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“COME AND SEE”
A post-homiletical discourse delivered by the Rev. Dr. James R. Beebe
Rector, St. Patrick’s Church, Incline Village, Nevada, January 16, 2011
About six months ago, Bishop Dan Edwards asked me to assist Coventry Cross Episcopal Church in Minden in finding a priest. Towards that end, we’ve been looking at some of the ways parishes self-describe in their national Church Deployment Office profiles. Here are just a few snippets. Tell me what’s missing:
* “A ready to Go and Grow parish in the Fabulous Florida Keys.”
* (From another parish in Florida) “A culturally diverse parish positioned both geographically and spiritually for growth & increased mission.”
* (This from New York State) “We are ready for growth and working towards financial independence.”
* (This one from Oregon) “We want to grow into our potential, to be a shelter and place for finding God's love.”
OK, so what’s wrong with this picture? Well, so you’re poised for growth and outreach. And just how long have you been in existence? Must be tough to maintain such extreme readiness for so long. That’s much of the problem with the state of the current church. Vibrant and passionate -- all dressed up with no place to go.
I’m afraid that much of this is to be laid at the feet of the church itself, with its fetish for Greek philosophy and parsing of their verbs. That got its start at the end of the first century, when someone wrote the Pastoral Epistles of First and Second Timothy and Titus. They made what seemed like an insignificant addition. Just one, tiny article. That changed everything.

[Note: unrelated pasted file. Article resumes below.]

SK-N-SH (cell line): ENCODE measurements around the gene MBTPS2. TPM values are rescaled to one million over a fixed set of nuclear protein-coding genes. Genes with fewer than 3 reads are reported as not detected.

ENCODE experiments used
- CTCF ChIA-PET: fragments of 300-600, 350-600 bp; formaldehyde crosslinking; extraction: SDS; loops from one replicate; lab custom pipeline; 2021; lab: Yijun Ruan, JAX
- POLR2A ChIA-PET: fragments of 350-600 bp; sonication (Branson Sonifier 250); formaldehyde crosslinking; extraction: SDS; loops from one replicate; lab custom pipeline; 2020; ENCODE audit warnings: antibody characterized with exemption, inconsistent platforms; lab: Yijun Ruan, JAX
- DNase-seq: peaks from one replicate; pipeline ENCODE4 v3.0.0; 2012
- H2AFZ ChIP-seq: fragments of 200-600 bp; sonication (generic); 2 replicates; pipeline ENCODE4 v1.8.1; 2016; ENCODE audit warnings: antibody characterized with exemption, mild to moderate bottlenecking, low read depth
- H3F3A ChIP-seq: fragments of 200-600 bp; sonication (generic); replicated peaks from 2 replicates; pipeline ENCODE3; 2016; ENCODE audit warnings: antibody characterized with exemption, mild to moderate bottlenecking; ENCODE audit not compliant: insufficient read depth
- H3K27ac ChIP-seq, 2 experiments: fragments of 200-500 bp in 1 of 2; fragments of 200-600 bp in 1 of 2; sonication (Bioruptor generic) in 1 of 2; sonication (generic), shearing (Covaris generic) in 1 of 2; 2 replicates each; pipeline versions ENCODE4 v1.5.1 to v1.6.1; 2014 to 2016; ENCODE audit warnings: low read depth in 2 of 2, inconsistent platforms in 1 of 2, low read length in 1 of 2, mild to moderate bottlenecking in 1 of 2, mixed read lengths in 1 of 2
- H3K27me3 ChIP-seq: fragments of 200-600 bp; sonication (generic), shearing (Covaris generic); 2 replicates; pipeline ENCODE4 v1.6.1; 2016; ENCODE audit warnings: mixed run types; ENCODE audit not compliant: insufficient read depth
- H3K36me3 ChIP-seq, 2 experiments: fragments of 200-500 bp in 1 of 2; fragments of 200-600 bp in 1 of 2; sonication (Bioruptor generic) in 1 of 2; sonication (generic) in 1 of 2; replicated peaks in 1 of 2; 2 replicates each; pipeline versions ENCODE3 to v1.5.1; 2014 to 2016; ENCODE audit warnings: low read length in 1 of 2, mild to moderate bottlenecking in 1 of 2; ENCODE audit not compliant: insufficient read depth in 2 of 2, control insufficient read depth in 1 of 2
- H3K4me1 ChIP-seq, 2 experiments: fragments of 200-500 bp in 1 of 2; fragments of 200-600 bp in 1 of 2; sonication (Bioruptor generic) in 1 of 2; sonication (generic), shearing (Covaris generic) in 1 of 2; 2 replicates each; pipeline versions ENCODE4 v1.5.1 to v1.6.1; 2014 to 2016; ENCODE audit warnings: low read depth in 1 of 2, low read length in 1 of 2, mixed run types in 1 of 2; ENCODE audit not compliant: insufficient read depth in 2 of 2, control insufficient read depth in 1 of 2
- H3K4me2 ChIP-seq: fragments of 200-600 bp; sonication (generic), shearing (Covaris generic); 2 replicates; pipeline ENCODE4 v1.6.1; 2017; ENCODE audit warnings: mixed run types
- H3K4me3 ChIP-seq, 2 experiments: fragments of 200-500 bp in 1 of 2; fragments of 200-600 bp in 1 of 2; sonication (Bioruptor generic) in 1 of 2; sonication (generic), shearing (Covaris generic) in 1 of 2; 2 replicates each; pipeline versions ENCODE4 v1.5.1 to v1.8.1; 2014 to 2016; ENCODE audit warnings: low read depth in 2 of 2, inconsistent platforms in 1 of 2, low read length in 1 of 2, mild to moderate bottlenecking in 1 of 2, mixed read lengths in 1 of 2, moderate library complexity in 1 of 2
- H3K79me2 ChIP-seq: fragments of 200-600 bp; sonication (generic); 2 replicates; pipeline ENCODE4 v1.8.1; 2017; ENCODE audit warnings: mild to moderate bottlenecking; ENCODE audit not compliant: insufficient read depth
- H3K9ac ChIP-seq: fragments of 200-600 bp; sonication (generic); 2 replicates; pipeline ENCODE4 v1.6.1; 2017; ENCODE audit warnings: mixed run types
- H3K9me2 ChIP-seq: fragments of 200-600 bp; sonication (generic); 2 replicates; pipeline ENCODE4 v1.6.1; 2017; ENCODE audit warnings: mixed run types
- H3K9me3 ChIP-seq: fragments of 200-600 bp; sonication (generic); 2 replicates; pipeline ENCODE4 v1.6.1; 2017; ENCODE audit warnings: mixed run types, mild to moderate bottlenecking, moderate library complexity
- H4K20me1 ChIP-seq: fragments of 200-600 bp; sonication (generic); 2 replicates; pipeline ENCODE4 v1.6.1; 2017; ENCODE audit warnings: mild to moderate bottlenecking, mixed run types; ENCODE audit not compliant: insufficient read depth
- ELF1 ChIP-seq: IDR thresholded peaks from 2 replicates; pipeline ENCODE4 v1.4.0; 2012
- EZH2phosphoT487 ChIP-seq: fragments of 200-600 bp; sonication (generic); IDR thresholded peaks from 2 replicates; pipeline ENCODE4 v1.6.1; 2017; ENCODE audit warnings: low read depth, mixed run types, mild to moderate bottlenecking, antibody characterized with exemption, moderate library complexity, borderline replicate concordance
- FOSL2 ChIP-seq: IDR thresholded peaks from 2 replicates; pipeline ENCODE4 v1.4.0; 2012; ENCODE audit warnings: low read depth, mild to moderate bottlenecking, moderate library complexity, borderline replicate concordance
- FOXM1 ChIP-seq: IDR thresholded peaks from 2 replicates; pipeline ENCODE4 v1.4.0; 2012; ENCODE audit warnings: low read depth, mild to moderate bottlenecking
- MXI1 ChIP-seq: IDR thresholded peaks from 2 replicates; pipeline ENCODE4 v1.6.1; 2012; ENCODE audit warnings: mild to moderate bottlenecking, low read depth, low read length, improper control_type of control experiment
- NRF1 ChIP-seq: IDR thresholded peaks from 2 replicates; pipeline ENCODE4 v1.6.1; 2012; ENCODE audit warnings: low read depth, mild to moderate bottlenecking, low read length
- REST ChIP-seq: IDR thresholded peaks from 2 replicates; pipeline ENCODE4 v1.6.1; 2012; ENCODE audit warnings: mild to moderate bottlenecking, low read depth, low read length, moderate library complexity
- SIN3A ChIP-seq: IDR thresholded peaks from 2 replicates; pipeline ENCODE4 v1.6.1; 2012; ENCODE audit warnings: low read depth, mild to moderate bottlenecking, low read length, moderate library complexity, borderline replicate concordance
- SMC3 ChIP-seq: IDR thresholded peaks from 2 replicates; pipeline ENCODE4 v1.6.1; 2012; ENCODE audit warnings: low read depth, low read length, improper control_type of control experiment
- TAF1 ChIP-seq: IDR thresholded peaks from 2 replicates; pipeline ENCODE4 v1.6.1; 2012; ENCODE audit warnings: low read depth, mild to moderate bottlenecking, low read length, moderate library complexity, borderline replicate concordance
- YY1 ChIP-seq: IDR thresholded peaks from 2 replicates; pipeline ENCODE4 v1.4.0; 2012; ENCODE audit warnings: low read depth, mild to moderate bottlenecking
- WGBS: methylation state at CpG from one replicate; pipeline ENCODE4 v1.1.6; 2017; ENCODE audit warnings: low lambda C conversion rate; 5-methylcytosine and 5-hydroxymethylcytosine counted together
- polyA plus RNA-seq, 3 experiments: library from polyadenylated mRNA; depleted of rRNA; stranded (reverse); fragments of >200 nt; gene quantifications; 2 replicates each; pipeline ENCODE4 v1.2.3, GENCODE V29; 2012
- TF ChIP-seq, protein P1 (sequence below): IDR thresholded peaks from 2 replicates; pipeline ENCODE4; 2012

For the apostle Paul, faith was something that you did. It was more like, “faithing” – an active trust in God’s actions. The writers of the Pastoral Epistles, however, added “the” in front of faith, making it “the faith” – a corpus of ideas and doctrines to be defended against false teachers at all costs. It became something you could actually pass down from generation to generation. Faith became something outside you.
Just in case I’m waxing ambiguous this morning, here’s the bottom line: my hat is off to those parishes who have a clear of idea of who they are, where they’re going, and how they’re going to get there. My hat is off to those parishes who have a track record of serving their communities. My hat is off to those parishes who would rather say, in answer to the question, “Are you the one who is to come or should we expect another?” – simply, “Come and see.” My hat is off to you.
But, see, the main problem is in the seeing of things. So often we’re trapped inside our own heads, analyzing the world in terms of our own private world view. Flannery O’Connor has written a short story called, “Revelation,” in which the main character, Mrs. Turpin, comes to a shattering realization. Let’s listen in:
“Sometimes Mrs. Turpin occupied herself at night naming the classes of people. On the bottom of the heap were most colored people, not the kind she would have been if she had been one, but most of them; then next to them – not above, just away from – were the white trash; then above them were the home owners, and above them were the home-and-land owners, to which she and Claud belonged. Above she and Claud were people with a lot of money and much bigger houses and much more land.